SKAO Global Headquarters, Jodrell Bank, UK, 1 June 2021 – Two respected science infrastructure experts have been appointed to lead construction activities at the telescope sites of the SKAO, respectively located in the Karoo in South Africa and in Western Australia.
Tracy Cheetham, who is currently the head of construction planning for the South African Radio Astronomy Observatory (SARAO), will be the site construction director of the SKAO’s mid-frequency telescope in South Africa.
Antony Schinckel, who is currently the SKA’s head of construction planning for Australia and leads the SKA programme at Australia’s national science agency CSIRO, will be the site construction director of the SKAO’s low-frequency telescope in Australia.
Between them, Tracy Cheetham and Ant Schinckel have nearly 50 years’ experience delivering telescopes and associated infrastructure, including the design and construction of SKA precursor telescopes MeerKAT and ASKAP, already in operations at the future SKAO telescope sites.
As site construction directors, they will work within the Telescope Delivery Teams to coordinate the construction activities on the ground and with the Telescope Directors to align with the broader SKAO activities in-country.
SKAO Programme Director Dr Joe McMullin, who will be line managing the site construction directors, said it was wonderful to welcome them to the SKAO. “Tracy and Ant have amassed a wealth of expertise delivering infrastructure in the remote South African and Australian telescope sites, and I’m thrilled to appoint them to these new roles,” he said. “It’s an exciting step towards seeing the telescope come to life.”
More staff will be recruited for both sites in the coming months, as the team expands out from SKAO Global HQ in the UK in preparation for this new exciting phase.
Biography: Tracy Cheetham
Tracy Cheetham joins the SKAO from the South African Radio Astronomy Observatory (SARAO), where she is the head of SKA construction planning. Cheetham led the team responsible for land acquisition, site characterisation studies, environmental and heritage walkthroughs, and construction licenses for the SKA.
Cheetham also led the design consortium responsible for SKA infrastructure and power in South Africa. She was the general manager of infrastructure and site operations, leading the design, construction and bulk infrastructure handover for the MeerKAT radio telescope, and supporting South Africa’s bid to host the SKA.
Cheetham previously worked as the SKA infrastructure manager, leading the land acquisition for the South African Radio Astronomy Observatory, as well as the design and construction of infrastructure for the engineering prototype KAT 7 and the CBASS radio telescope.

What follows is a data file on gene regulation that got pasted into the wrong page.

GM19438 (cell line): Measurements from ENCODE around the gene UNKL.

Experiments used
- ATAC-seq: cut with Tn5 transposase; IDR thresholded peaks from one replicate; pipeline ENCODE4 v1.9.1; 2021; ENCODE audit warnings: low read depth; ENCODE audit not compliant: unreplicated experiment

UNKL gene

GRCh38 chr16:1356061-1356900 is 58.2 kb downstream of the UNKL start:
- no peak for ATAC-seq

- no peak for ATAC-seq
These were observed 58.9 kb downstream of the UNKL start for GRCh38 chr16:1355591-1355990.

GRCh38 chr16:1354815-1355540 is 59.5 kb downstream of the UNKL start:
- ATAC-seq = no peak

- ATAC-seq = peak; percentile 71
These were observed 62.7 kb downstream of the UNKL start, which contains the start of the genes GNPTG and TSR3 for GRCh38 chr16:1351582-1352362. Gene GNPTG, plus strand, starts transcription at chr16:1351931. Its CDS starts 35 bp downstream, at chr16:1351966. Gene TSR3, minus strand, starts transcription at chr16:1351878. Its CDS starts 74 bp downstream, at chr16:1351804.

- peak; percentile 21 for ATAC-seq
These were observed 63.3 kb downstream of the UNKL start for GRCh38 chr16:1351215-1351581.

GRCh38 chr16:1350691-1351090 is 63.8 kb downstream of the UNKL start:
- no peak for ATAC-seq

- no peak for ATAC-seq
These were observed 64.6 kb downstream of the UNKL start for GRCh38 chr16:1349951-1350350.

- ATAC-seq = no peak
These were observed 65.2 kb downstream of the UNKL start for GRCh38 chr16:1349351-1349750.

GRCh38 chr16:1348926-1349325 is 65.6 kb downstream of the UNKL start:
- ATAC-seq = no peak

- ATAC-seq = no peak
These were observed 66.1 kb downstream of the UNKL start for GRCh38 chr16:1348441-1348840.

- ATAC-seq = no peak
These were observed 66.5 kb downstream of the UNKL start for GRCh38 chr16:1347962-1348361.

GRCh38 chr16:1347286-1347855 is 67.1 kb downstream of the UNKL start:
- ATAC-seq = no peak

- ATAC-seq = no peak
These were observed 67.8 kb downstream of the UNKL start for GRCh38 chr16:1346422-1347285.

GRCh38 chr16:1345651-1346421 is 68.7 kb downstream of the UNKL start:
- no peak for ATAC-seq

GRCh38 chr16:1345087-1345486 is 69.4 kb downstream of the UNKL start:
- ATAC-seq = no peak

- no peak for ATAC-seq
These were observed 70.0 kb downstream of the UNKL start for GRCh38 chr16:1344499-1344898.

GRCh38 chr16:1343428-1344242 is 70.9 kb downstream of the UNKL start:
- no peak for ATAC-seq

Prior to her time at SARAO, Cheetham spent five years in the South African government as the deputy director of construction industry development. She has a Bachelor of Architecture and a Master of Science in environmental engineering and sustainable infrastructure. Cheetham began her career as a project manager as part of the Swedish/South Africa Partnership Programme implemented in Gqeberha in conjunction with the local Municipality.
Biography: Antony Schinckel
Antony Schinckel joins the SKAO from CSIRO, Australia’s national science agency, where he is the SKA’s head of construction planning for Australia. Schinckel also heads CSIRO’s SKA program and led the design consortium responsible for SKA infrastructure in Australia.
Schinckel has 30 years’ experience in the design, construction and operation of telescopes in remote areas. His previous roles include the director of Australian Square Kilometre Array Pathfinder (ASKAP), where he was responsible for the design, construction and commissioning of the $188 million radio telescope at the Murchison Radio-astronomy Observatory.
Schinckel spent eight years commissioning and operating Caltech’s Submillimetre Observatory (CSO) and nine years as director of operations overseeing the construction and operations of the Smithsonian’s innovative Submillimetre Array (SMA), both on the 4,200-metre Mauna Kea mountain in Hawaii.
Schinckel has also developed astronomy instrumentation for optical and infra-red telescopes in the harsh conditions of Antarctica with the University of NSW. He has a science degree from the University of Sydney, and has worked at the Anglo-Australian Observatory and 64-metre Parkes radio telescope in Australia, and the 100-metre Effelsberg radio telescope in Germany.